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22 August 2014

City living is making spiders bigger, study finds

According to new research, city-dwelling spiders are larger and more fertile than their rural-dwelling relatives.

By Fiona Rutherford

The growth of cities destroys the homes of many animals. With habitats drenched in cement, their only option is to relocate – and in the worst cases, urban expansion can cause species extinction. However, it’s not all doom and gloom for some species, as city living appears to bring out the best in them. Have you noticed that spiders are looking meatier nowadays?

According to new research, city-dwelling spiders are flourishing. Similar to rats and pigeons, spiders are “urban exploiters”. This means that they thrive in urban surroundings. Despite our squeamish attitudes towards them, spiders are important creatures: they greatly impact food webs, plant colonies and herbivore abundance, and they help to control the insect populace.

Most research on the expansion of cities focuses on birds. For instance, noise pollution has forced birds to change their calls, while other studies show that some birds have even stopped migrating. Researchers from the University of Sydney, however, were interested in the changes in spider anatomy that might have come from living in cities, and specifically Golden Orb-Weaving (Nephilla Plumipes) spiders, which are common in both urbanised and rural Australian landscapes. They build strong semi-permanent webs with golden-looking silk, and, once matured, they reside in this web their entire life. Thus, their “coach potato” lifestyle makes them ideal research subjects.

The researchers collected 222 spiders from rural and urbanised areas. All spiders were female and had reached maturity, and their body size, fat reserves, and ovary weight were recorded. The findings showed that rural-dwelling spiders had smaller bodies, but that city-dwelling spiders were larger, and more fertile. Places with roads, buildings and a lack of greenery typically denoted larger spiders. The researchers proposed that temperature differences could explain these results, as cities are much warmer than rural areas thanks to the urban heat island effect.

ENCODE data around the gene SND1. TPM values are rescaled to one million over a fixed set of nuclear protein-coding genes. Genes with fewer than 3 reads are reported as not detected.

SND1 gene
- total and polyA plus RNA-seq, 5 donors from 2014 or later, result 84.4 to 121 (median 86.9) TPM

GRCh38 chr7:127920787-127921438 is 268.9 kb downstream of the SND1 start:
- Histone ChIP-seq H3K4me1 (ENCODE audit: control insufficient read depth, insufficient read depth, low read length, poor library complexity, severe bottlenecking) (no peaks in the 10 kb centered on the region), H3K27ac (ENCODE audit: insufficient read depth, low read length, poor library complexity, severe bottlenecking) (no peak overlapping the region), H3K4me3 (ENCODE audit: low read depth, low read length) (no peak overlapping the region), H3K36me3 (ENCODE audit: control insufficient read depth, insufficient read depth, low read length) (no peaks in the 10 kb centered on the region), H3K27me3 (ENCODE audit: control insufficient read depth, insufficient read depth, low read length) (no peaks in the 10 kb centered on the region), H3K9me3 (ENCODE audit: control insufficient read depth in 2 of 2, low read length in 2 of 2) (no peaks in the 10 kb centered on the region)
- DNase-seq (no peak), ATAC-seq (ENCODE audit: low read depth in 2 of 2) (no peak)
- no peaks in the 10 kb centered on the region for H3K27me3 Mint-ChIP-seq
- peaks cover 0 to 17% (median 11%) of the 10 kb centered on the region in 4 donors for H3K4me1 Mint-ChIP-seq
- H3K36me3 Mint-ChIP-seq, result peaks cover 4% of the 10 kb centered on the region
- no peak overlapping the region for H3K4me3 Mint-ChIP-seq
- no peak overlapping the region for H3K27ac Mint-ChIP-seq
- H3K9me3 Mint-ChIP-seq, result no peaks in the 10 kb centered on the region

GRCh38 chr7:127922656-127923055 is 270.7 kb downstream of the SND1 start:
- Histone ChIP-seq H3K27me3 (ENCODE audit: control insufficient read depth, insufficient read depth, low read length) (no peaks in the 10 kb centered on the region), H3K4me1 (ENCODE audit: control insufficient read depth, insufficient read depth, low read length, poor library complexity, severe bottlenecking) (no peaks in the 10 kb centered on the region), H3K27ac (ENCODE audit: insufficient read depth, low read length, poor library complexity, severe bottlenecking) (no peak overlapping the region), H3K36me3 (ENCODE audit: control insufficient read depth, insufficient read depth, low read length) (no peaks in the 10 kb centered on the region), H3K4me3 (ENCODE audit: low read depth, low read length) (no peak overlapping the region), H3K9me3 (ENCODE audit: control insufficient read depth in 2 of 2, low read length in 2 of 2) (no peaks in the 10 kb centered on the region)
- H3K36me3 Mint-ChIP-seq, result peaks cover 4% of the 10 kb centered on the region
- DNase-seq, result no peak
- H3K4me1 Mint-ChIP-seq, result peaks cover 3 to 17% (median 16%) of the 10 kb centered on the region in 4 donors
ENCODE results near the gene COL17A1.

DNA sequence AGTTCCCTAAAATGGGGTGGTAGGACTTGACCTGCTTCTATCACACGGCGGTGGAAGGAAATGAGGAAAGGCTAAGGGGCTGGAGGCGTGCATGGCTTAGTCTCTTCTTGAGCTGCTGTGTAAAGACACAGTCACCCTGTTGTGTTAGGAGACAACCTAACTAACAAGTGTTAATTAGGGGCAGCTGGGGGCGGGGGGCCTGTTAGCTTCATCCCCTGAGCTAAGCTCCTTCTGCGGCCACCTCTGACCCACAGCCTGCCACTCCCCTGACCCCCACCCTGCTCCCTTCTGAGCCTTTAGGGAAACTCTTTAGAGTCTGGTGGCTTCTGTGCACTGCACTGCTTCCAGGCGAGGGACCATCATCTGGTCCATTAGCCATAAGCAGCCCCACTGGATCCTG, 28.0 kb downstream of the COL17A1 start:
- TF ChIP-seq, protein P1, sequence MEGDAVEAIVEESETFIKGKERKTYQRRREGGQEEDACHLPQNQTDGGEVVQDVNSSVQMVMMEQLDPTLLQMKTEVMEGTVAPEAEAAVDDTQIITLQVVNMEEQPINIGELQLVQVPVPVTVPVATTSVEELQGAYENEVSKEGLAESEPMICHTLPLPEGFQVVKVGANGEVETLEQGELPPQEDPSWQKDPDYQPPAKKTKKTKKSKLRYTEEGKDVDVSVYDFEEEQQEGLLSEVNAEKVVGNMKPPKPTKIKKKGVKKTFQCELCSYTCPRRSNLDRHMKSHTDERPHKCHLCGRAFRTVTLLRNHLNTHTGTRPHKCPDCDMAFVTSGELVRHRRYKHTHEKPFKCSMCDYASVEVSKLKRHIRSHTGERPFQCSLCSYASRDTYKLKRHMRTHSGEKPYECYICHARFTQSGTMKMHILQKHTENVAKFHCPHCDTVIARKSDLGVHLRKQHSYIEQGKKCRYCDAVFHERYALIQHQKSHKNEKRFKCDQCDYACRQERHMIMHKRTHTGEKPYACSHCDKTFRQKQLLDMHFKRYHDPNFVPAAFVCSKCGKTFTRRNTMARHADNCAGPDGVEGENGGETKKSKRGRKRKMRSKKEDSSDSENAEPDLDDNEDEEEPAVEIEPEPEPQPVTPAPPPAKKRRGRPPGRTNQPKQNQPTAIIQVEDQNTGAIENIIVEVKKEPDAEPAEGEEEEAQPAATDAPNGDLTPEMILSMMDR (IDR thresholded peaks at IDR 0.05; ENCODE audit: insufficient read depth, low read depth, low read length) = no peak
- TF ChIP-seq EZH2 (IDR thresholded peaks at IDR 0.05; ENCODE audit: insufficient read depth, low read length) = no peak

Their results could also reflect differences in prey availability. The study’s lead author, ecologist Elizabeth Lowe, explained in more detail:

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There were strong associations in particular between spider size and the presence of hard surfaces (such as roads and buildings) and lack of vegetation. These hard surfaces contribute to the urban “heat island” effect, which makes it warmer in cities than surrounding areas. It is also likely that there is more food for the spiders in the city as a result of night lighting and increased resources. This combination of warm temperatures and more food would allow spiders to put more energy towards growth and reproduction. Fewer predators and parasites in urban areas could also allow urban spiders to grow larger.”

This study is only applicable to one species of spider in one Australian city, so it’s not fair yet to say that all urban spiders are getting bigger – so don’t panic about huge spiders with larger ovaries just yet. However, the researchers pledge that this is promising news:

The fact that some spiders benefit from urbanisation is a good thing. In order to maintain biodiversity in cities, we need to be able to support diverse populations of spiders and other invertebrates” Lowe said. “By gaining a better understanding of the impacts of urbanisation on wildlife in cities, we can work towards creating healthy, functioning ecosystems in urban areas.” 

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